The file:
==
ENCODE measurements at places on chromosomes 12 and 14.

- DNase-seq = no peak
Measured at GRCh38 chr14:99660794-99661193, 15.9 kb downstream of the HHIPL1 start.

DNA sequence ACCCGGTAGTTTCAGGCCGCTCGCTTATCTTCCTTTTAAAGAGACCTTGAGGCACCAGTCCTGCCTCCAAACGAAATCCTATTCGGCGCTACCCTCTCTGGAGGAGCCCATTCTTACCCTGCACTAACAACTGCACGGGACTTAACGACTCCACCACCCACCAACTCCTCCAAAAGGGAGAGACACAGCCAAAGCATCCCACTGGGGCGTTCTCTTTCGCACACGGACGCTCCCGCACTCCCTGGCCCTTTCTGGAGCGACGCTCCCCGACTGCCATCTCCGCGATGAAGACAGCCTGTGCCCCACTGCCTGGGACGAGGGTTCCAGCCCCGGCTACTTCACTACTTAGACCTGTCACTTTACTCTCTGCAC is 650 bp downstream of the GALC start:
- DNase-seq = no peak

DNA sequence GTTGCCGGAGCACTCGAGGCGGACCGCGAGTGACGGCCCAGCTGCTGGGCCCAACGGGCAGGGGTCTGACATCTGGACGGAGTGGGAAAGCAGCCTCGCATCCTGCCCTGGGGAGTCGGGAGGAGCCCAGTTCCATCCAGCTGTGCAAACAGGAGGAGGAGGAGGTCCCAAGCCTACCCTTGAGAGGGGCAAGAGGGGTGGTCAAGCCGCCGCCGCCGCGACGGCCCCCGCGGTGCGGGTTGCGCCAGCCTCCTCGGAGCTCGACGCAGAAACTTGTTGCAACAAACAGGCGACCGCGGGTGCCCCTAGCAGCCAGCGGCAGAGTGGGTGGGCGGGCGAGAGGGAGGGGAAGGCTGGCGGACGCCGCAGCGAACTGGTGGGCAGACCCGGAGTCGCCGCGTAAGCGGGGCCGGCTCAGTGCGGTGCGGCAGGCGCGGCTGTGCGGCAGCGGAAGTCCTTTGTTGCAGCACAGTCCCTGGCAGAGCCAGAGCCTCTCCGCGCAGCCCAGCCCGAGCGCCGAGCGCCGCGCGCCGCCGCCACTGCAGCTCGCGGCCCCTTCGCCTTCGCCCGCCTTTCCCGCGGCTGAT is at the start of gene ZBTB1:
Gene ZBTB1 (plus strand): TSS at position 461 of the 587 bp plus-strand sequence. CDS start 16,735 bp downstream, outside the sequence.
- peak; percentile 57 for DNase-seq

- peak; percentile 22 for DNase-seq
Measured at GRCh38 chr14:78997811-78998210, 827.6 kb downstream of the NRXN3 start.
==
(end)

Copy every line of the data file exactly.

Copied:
ENCODE measurements at places on chromosomes 12 and 14.

- DNase-seq = no peak
Measured at GRCh38 chr14:99660794-99661193, 15.9 kb downstream of the HHIPL1 start.

DNA sequence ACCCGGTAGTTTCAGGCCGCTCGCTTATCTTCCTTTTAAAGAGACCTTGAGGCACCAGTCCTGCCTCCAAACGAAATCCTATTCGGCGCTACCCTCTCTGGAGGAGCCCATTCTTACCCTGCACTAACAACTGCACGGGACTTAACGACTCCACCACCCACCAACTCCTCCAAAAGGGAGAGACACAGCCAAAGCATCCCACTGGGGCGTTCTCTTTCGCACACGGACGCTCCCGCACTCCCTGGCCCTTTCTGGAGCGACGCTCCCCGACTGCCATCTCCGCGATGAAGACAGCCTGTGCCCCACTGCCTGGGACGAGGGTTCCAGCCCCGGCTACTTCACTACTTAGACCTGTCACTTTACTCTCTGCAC is 650 bp downstream of the GALC start:
- DNase-seq = no peak

DNA sequence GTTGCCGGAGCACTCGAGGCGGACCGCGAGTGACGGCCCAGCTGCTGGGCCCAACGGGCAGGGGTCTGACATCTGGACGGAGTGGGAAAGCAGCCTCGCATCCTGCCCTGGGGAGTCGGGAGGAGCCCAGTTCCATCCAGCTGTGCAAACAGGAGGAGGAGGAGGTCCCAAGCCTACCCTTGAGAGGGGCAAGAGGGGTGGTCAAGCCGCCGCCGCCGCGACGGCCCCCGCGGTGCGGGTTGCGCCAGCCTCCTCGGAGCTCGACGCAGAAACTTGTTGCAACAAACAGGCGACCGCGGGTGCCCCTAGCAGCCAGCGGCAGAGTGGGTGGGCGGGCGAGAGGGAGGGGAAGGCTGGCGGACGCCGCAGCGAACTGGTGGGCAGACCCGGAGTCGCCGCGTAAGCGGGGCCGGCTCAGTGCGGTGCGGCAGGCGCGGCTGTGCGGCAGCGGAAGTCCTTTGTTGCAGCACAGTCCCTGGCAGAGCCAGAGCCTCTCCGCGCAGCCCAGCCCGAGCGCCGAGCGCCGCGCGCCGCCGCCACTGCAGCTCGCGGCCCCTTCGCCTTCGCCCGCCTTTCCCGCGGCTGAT is at the start of gene ZBTB1:
Gene ZBTB1 (plus strand): TSS at position 461 of the 587 bp plus-strand sequence. CDS start 16,735 bp downstream, outside the sequence.
- peak; percentile 57 for DNase-seq

- peak; percentile 22 for DNase-seq
Measured at GRCh38 chr14:78997811-78998210, 827.6 kb downstream of the NRXN3 start.